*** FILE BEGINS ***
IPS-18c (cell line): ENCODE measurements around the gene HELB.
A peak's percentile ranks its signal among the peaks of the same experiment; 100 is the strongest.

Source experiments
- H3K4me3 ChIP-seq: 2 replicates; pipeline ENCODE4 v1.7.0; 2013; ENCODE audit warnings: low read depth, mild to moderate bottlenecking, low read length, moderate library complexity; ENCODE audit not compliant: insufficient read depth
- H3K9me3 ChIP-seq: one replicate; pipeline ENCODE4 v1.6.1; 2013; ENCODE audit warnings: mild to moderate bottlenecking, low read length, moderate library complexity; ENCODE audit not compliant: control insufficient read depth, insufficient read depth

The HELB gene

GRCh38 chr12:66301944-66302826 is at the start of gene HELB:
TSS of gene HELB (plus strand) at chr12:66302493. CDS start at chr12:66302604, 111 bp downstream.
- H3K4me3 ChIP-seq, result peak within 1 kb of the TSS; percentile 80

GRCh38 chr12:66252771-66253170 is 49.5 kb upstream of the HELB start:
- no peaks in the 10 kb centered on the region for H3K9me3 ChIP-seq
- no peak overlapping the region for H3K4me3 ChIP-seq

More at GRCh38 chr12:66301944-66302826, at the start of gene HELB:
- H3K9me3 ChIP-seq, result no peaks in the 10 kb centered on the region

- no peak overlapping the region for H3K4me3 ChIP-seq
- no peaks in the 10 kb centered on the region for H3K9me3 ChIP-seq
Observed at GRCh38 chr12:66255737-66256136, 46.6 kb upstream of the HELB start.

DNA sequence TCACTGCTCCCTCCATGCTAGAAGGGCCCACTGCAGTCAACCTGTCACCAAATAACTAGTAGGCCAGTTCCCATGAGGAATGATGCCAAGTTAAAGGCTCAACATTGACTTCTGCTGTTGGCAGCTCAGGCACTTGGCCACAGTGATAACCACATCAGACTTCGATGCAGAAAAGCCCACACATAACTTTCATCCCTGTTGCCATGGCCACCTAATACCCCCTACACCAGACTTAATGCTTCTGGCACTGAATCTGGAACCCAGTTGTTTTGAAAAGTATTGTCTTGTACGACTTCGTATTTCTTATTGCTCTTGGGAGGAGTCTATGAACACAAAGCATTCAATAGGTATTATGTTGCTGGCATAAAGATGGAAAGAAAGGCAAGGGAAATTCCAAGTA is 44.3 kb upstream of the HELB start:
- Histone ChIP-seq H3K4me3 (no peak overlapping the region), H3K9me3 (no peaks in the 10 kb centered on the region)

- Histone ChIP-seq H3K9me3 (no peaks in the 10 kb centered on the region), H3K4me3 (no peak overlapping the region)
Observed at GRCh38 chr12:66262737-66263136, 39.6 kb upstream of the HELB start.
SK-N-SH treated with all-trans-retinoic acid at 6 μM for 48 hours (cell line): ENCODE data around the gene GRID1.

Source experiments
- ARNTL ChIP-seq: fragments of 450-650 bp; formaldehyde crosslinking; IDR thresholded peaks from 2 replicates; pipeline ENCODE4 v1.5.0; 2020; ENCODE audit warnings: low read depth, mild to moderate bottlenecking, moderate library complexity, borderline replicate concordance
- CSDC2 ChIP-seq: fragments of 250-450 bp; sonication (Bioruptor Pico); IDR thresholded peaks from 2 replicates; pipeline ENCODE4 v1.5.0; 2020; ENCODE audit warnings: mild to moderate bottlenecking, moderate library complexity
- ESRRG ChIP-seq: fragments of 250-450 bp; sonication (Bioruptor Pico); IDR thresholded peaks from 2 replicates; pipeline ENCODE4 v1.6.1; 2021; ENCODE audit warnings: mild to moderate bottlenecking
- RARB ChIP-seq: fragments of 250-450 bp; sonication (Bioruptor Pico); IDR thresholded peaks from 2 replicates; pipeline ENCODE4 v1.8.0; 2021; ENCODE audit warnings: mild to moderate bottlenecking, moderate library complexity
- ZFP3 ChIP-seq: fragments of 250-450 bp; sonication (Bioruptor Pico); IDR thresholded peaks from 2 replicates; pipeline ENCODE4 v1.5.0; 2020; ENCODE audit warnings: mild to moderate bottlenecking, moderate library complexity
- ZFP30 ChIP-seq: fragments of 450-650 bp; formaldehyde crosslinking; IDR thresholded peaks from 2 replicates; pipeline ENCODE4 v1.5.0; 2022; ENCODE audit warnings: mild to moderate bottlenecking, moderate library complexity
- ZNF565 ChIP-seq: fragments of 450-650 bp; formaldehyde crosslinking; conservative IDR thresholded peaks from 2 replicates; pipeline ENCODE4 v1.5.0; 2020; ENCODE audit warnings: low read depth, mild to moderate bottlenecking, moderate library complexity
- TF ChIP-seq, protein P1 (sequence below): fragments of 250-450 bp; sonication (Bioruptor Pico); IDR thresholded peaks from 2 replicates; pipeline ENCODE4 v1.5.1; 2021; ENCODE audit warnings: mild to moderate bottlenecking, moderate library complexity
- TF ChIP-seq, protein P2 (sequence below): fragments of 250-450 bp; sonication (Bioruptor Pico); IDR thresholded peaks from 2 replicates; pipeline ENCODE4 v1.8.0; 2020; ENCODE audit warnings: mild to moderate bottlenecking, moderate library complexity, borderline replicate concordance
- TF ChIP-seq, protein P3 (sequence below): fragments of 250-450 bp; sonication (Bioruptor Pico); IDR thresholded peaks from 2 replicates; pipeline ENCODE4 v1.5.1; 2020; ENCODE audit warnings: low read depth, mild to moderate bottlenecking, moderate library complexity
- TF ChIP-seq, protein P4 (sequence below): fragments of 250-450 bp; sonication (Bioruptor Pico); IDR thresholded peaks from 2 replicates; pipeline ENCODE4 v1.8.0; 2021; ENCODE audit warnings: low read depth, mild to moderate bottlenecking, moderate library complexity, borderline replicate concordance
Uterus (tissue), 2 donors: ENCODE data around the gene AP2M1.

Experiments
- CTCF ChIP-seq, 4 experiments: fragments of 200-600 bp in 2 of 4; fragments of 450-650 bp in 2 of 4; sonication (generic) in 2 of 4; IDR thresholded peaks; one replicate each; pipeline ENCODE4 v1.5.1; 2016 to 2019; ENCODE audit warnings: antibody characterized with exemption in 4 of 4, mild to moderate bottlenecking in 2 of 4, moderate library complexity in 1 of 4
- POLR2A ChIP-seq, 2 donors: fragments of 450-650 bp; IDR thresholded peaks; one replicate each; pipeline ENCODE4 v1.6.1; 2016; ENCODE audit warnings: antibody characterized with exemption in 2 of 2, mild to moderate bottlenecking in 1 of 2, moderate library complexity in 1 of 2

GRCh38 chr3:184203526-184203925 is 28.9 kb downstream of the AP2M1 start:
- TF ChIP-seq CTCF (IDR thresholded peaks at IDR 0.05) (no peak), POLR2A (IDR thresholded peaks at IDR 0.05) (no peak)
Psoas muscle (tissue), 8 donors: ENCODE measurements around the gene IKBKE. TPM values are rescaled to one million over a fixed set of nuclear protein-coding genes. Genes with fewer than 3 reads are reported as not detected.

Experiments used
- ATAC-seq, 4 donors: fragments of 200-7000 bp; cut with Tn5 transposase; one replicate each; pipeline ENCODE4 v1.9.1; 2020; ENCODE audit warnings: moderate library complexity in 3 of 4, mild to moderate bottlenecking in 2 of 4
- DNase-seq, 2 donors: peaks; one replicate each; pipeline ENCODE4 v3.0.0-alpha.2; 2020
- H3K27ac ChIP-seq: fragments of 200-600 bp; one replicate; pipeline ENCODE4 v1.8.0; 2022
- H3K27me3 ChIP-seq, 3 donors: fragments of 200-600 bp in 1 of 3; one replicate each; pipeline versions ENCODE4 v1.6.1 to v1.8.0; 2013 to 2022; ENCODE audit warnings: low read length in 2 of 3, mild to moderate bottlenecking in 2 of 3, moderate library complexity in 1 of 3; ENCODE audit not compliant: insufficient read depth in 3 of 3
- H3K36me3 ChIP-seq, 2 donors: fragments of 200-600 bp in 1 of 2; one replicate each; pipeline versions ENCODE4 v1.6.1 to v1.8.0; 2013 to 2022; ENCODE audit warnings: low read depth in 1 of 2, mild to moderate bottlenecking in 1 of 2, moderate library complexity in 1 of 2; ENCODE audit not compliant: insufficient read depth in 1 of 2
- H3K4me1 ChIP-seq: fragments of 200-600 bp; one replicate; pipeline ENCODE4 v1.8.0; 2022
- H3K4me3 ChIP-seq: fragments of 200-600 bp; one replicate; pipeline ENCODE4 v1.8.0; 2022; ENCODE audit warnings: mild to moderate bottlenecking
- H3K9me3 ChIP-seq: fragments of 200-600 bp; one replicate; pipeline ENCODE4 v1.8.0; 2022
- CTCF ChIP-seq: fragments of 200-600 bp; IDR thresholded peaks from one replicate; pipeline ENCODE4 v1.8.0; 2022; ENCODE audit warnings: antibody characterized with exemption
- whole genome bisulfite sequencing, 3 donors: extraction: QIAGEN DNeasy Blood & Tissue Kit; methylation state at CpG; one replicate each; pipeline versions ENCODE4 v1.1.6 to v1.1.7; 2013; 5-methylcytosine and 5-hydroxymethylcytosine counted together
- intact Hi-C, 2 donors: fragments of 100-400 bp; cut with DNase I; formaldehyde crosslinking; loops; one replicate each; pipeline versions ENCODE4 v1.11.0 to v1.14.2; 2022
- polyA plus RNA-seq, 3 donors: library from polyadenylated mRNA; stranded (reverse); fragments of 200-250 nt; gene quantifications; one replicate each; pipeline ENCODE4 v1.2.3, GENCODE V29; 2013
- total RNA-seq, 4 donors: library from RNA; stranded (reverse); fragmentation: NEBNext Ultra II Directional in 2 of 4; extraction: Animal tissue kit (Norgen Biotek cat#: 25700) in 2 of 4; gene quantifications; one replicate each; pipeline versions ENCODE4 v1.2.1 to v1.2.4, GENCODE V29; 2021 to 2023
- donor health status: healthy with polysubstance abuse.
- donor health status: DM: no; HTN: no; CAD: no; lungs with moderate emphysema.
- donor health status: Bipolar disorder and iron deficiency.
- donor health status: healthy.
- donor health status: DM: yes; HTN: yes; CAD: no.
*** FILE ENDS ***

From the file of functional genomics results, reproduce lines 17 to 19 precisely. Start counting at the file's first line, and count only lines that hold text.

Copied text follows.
Observed at GRCh38 chr12:66255737-66256136, 46.6 kb upstream of the HELB start.

DNA sequence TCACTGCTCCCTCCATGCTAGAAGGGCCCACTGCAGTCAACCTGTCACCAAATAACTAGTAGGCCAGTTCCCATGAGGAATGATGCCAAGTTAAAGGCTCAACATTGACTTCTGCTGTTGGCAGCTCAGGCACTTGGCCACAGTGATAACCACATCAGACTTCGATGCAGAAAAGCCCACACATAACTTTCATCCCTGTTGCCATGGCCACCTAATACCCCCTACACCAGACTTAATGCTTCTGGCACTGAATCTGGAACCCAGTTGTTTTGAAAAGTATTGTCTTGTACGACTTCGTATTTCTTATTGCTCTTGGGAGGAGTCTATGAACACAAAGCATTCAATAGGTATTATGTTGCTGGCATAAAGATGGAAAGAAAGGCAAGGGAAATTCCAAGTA is 44.3 kb upstream of the HELB start:
- Histone ChIP-seq H3K4me3 (no peak overlapping the region), H3K9me3 (no peaks in the 10 kb centered on the region)